Electric Vehicles are Not Weather-Proof, but That’s More of a Design Problem

As per a KPMG report, the number of EVs in India has surpassed a million and is expected to touch the 50-million mark by 2030
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Tesla’s Berlin plant, situated outside the city limits, recently secured water supply. The local authorities were staunchly against this, claiming that the plant would deplete the water reserves. The company had begun constructing under pre-approval permits and had plans to produce 500,000 battery-electric vehicles a year. Last heard, facing unrelenting opposition, the company was planning to shift to Austin, Texas.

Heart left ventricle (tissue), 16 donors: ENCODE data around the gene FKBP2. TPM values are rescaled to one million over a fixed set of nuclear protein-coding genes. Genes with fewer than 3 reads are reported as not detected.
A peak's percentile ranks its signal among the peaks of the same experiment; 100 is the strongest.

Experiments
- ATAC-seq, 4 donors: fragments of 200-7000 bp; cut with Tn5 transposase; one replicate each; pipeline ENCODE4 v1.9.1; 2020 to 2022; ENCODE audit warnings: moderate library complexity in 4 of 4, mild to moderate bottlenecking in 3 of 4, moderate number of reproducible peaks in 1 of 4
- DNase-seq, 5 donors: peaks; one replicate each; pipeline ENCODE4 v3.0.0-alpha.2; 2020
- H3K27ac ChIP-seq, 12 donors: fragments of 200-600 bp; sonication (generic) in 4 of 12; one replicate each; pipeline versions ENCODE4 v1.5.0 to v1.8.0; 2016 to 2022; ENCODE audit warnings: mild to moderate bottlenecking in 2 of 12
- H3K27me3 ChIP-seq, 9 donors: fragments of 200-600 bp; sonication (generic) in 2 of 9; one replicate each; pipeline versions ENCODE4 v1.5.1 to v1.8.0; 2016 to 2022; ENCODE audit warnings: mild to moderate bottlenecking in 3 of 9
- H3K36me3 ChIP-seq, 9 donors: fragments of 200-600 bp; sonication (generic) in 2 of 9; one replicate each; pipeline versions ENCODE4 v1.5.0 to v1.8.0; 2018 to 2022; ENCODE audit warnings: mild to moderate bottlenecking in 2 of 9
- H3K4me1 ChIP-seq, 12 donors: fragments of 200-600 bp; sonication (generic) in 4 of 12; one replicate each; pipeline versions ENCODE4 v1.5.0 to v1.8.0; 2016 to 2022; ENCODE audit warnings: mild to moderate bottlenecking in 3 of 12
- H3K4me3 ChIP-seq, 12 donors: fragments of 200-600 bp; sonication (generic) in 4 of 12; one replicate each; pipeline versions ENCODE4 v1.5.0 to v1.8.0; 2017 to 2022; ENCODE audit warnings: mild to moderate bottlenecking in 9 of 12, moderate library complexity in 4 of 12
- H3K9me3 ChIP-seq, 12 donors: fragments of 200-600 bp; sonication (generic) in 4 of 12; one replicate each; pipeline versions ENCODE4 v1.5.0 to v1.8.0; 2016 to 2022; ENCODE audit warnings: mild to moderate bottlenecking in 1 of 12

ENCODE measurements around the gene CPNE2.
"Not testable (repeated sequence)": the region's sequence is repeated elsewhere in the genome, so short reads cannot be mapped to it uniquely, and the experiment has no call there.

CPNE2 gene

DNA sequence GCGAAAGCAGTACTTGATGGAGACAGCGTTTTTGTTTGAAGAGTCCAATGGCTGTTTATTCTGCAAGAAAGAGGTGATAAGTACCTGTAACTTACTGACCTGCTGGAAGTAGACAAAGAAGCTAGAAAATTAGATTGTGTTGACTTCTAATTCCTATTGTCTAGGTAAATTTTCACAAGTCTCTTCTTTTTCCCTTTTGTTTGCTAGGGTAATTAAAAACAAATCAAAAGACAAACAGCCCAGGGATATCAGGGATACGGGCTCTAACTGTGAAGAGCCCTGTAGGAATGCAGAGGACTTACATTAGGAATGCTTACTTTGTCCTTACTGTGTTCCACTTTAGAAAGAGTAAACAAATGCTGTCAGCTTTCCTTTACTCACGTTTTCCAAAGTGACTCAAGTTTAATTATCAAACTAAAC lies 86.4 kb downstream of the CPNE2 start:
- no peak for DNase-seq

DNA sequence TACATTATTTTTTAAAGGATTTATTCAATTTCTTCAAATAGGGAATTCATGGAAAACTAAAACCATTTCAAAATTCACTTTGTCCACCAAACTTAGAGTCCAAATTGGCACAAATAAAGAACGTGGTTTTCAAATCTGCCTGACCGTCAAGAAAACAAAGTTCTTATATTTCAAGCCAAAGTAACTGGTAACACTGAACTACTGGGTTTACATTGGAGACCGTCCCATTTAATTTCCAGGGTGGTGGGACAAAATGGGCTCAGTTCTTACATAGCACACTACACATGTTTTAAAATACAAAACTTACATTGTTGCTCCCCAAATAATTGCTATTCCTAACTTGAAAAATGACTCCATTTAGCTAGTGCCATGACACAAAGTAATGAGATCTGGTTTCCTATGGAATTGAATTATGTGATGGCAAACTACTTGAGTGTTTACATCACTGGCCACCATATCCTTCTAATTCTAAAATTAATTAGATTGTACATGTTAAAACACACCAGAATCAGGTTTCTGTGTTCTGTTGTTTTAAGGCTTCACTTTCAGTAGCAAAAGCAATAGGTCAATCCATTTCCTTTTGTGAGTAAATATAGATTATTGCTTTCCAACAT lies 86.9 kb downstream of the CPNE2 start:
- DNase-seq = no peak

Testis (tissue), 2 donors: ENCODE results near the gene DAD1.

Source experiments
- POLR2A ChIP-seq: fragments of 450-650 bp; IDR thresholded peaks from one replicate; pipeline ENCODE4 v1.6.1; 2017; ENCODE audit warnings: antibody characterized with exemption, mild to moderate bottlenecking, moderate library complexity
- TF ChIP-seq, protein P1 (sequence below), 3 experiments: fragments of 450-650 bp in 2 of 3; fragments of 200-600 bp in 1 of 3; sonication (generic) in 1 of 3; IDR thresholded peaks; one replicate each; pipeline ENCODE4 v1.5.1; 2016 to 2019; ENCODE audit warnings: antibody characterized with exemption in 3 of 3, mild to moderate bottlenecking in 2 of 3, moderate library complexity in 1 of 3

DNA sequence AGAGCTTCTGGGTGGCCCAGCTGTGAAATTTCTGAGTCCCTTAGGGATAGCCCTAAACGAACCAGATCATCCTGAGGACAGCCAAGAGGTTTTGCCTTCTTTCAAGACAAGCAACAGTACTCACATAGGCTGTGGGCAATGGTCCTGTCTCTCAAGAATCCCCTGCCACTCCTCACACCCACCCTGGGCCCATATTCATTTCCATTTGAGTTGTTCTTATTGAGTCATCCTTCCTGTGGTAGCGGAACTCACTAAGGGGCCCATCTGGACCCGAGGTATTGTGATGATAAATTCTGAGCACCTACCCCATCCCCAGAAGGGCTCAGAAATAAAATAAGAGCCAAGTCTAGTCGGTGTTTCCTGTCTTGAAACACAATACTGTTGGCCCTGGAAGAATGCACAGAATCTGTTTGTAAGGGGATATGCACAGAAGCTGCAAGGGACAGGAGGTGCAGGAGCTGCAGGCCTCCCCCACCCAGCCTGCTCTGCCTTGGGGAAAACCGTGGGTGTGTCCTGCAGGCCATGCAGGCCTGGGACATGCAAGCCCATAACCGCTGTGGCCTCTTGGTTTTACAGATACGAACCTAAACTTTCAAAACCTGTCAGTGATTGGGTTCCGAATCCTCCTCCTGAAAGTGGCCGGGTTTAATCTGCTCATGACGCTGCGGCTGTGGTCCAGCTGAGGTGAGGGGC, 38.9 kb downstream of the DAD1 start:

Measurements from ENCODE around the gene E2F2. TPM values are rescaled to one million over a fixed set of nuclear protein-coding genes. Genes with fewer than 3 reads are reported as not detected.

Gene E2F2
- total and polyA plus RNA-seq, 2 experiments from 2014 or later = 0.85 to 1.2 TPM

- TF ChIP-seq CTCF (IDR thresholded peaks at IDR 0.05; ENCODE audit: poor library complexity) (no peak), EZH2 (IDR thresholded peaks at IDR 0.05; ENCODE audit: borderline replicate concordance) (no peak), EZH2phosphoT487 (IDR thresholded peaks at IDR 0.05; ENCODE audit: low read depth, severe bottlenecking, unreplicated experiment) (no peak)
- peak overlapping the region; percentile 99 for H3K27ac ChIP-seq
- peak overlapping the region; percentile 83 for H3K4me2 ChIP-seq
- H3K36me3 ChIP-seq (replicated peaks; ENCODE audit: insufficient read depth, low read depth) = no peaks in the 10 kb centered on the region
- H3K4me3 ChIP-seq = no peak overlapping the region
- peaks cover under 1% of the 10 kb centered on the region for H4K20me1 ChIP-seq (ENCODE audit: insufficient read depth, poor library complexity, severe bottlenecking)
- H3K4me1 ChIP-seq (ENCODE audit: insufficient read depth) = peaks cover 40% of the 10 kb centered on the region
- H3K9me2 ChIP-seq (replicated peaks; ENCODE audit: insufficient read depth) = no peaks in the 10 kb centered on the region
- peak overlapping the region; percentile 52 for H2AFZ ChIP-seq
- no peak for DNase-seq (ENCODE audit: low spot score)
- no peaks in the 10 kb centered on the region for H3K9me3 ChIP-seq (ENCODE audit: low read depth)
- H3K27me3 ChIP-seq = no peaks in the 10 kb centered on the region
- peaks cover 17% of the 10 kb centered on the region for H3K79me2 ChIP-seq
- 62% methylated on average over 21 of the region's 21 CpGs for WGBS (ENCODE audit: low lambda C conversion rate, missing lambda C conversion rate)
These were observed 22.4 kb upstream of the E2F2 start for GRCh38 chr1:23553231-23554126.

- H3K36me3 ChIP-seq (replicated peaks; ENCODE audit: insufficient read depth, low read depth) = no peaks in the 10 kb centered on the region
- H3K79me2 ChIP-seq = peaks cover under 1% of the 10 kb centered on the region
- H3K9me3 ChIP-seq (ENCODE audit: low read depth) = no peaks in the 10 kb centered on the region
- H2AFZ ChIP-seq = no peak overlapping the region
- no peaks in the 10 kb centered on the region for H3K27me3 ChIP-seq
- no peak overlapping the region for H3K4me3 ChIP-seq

The concern of the local authorities is not unfounded, though. The water table of the area is already approaching dangerous levels.

Electric vehicles, often considered ‘green’ vehicles, often encounter challenges due to climate change-induced issues, like the Tesla example above. Not only during production, but even on the road, these electric vehicles also may not be able to perform to their best potential due to extreme weather conditions.

Back home, however, riding on favourable demand, supply and regulatory fronts, the number of EVs on Indian roads is expected to grow manifolds. As per a KPMG report, the number of EVs in India has surpassed a million and is expected to touch the 50-million mark by 2030. In such a situation, this challenge requires immediate action.

EVs and extreme temperatures